Steering methods

Submitted by TrickyNekro on November 26, 2009 - 10:23am.

In this part of the tutorial we will be talking about the two main ways sychronous vehicles use of steering:

It's Differential steering and Ackerman steering. Also omni wheels have been lately introduced to robotics but I haven't seen any big vehicle using them. If you have information please contact me at my email at the end or the tutorial if these wheels have been used lately in any vehicle so we can make the tutorial even more reliable.

 

Still before talking about steering methods we need to talk about degrees of freedom also known as DOF and 2D systems of coordinates.

 

 

Degrees Of Freedom (DOF)

The degrees of freedom describe the way a vehicle can move in a given space. We can however categorize the movements that the robot can do in this space into two major classes. The rotational degree of freedom and the lineal displacement degree.

The rotational as the name suggests is the ability of the vehicle to make a movement in it's given space around a given point in this space, while keeping the distance of itself and the point the same. With other words, it's the ability of the vehicle to make a controlled circling movement around a point. 

circling movement     OR 

 

By this time I think you will be a little like, WT#... Ok... looking at the photos we can understand that it really doesn't matter where this point is... It can be on the physical mass of the object or not, who cares. For example, an engine does has one degree of freedom (and by this time let me only say DOF) cause the shaft of the engine can rotate clockwise and opposite. Of course we can (by our hand) move the engine anywhere in a place but this movement can not be controlled by the engine. To be more correct the engine doesn't have any DOF, but it's shaft has. It can rotate around a single point which happens to be the center of the shaft. For a car if we turn the steering wheel, it can move around a single point that it is outside of the car. Still it has one rotational DOF. A tank can also drive around a single point. However this single point can be anywhere in space including the center of the tank. But this doesn't mean that it has more degrees of freedom. It also has only one degree of Freedom. It's a little bit blurry I know but should things be a little better in time we finish this part of the tutorial.

 

The lineal displacement degree of freedom is much easier to understand. This involves the ability of the vehicle or any moving part, to make a controlled movement in one and only direction. Example can be any vehicle moving forwards or backwards or any lineal actuator contracting or expanding.

solinoid OR1DOF lineal movement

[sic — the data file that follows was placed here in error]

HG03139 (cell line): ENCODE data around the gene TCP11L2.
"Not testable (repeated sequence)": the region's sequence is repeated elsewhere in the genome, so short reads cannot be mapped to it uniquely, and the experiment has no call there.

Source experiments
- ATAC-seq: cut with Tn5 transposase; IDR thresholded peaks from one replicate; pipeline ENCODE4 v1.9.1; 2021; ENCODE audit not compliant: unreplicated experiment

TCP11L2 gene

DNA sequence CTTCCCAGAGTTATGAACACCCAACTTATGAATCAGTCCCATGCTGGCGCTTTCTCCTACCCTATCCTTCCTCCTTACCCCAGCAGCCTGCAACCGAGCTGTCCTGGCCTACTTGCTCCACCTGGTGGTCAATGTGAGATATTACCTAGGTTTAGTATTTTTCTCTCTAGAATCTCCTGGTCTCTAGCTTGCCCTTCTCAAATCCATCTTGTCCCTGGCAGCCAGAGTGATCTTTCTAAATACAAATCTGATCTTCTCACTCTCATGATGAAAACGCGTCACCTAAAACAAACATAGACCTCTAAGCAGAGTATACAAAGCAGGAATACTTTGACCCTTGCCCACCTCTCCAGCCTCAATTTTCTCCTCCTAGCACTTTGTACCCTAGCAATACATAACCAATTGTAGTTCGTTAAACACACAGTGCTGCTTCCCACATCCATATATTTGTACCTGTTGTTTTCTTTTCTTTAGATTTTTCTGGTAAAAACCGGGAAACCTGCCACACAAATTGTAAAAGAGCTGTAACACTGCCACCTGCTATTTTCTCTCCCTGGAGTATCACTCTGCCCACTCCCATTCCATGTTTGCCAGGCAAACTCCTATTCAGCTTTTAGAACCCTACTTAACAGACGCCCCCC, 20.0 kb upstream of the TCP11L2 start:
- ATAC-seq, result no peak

Now before we talk about the DOF of ground vehicles let's talk about how we can position ourselves in a 2D space. Since ground vehicles on a flat terrain only have to worry about 2D the 3D analysis would be pointless and even more tiring... so we stick it there. ( I know that probably this is one of the most boring tutorials you have ever read but controlling a car in a 2D space isn't as easy as it looks cause to complete parallel displacement it must do a series of complex movements so prepare some good coffee and easy up )

There are mainly two systems of coordinates in 2D space:

 

The cartesian and most commonly used system that it's point in the 2D space is described by two distances, the distance from the X axis and the distance from the Y axis. Of course when we describe a point there is not only distance but also direction (or better if it's at the left or right side of the axis) So values grater than zero are above or at the right side of the axis and values lesser than zero are below or at the left side of the axis. Values that are equal to zero are representing points that are on that particular axis. Let's do an example here so we can better understand this. Let's say we have two points in the 2D space. One that is on the right side of the Y axis and it's distance from it is 3 and is above the X axis and the distance is 4. This is the "tricky" part. The distance is not measured on the same axis but on the other axis instead So for this point let's say P1( x = 3, y = 4). And for another point let's say P2( x = -1, y = -3). This means that this point P2 is below the X axis and it's distance from it is 3 and is on the left side of Y axis and its distance from it is 1. And all these would look like this on the paper (not toilet paper, cause they start not to be single points... :-P )

Cartesian System